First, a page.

Although I’m only tangentially trained in science (I took geology courses to help me beef up my archaeology cred), I am somewhat more than your average science groupie. Actually, I’m not sure there are science groupies, but should there be, I am the equivalent of an avid fanboy. What academic credentials I do possess are focused on the philosophy of science and technology, both of which I comment upon frequently.
I subscribe to The New Scientist, read the science and technology articles first in the New York Times, and one of the few feeds I get through my e-mail is the one from Space Weather. So it should come as no surprise that I’m more than a little disturbed by the current rise in what journalists are referring to as “antiscience.”
Most of time I just dismiss reports about those who still don’t believe that we’ve landed on the moon, or that the earth is flat, or who find it any kind of reasonable to believe that the Biblical account of creation is literally true. I do live in Texas, after all.
But newer manifestations of this phenomenon are growing more and more alarming: people who refuse to vaccinate their children for fear of autism, air-born ebola threats, etc. The latest issue of National Geographic Magazine (which manifests itself spiffily on my iPad once a month, proving that some applications are actually worth owning) poses the question, “Why Do Many Reasonable People Doubt Science?”—and begins with a reminder of Jack D. Ripper’s obsession with fluoridation (and his excuse for launching nukes at Russia in Dr. Strangelove).
So now I have to out myself as maybe one of those “reasonable people” who “doubts” science, because for one I don’t buy fluoridated toothpaste (figuring that I already get enough of it in my tap water)—and I'm skeptical about GMOs.
However, I also have to point out that my skepticism stems not from the process of genetic modification itself. As the article assures us, the scientific community has declared GMO foods to be no worse for us than those developed from the hand-selection of genetic characteristics human beings have been doing with animals and plants since the Neolithic. And while that is probably the case, my questions stem from another discipline: philosophy.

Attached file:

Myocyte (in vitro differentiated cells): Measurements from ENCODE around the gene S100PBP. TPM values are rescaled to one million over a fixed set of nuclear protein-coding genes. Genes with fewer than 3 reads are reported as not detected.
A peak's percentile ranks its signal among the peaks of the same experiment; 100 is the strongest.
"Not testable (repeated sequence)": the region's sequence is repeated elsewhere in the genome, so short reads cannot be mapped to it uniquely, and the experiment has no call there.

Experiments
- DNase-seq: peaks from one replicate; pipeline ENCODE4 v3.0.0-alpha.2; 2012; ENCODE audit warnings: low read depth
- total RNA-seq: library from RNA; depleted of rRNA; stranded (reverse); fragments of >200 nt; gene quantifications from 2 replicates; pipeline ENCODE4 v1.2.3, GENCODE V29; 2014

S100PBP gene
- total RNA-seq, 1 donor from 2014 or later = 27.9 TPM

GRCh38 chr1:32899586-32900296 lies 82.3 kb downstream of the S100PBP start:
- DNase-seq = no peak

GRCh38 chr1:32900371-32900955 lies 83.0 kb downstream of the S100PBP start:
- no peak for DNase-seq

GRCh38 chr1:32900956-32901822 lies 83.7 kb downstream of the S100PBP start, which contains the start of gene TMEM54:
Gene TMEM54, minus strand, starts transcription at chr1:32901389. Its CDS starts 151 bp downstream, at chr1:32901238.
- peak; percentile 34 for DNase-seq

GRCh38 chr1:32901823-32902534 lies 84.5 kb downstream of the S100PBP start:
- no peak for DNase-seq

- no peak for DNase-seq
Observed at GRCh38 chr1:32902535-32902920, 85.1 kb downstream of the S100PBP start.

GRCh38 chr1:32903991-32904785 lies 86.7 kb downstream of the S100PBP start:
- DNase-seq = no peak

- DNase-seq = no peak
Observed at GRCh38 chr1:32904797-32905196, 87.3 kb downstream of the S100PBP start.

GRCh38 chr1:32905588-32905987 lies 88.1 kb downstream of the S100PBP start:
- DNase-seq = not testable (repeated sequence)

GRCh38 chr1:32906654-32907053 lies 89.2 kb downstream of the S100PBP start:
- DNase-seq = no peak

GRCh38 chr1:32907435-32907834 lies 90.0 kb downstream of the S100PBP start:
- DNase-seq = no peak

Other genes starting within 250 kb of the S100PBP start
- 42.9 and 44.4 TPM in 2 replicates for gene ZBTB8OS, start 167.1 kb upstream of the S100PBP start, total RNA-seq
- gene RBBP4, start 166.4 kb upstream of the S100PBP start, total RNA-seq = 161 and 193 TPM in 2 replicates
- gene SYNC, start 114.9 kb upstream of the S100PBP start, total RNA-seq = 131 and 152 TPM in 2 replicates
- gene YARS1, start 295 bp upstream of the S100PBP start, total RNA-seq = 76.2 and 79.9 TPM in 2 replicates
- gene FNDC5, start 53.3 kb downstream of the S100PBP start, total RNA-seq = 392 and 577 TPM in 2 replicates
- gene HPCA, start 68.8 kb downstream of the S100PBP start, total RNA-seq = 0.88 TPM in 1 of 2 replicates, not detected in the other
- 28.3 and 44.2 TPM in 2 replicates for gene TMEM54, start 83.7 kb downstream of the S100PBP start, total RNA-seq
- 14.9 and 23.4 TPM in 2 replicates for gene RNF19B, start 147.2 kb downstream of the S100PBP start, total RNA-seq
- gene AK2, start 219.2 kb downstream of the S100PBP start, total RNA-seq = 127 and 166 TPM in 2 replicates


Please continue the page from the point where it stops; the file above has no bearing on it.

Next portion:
More precisely, I’m worried about ethics. And genetic modification schemes bring on huge questions concerning the morality of some activities—like transferring genes from one species to another, or the practice of patenting genes and wreaking havoc on the farmer next door who accidentally gets his canola plants crossbred with your proprietary strain.
For some background, see these two articles: Monsanto's Harvest of Fear (Vanity Fair, May 2008), and the more recent Monsanto’s Newest GM Crops May Create More Problems Than They Solve
(Wired 02 Feburary 2015).
Many of the problems critics point to have to do with issues other than science, such as whether the science is smart, necessary, or even desirable. The same issues are frequently raised about organic gardening and farming, and dismissed on similar grounds (the science to "prove" that organic is more healthful seems to be slim). While organic crops may arguably be no more nutritious than conventionally grown crops, it’s pretty easy to argue that the former are better for us in myriad other ways, because they don’t require pesticide, they tend to be sustainably grown, and they actually do taste better.
So, while I fervently agree that this world is getting dumber and dumber about science and how it works, let’s please not throw out the proverbial baby here. Neither science nor technology are without blame in creating the state of the world as it is. And if we want to convince the generally ill-informed populace of its validity, science as a discipline cannot ignore ethical questions and/or dismiss them out of hand. Raising questions about science is not always about denying its importance or rejecting its methods. Rather, it's about making sure we can make moral arguments to support the use of what science discovers.
Image credit: I obtained the photo from Wikimedia Commons via the keywords "genetic modification." It was uploaded by Canoe1967.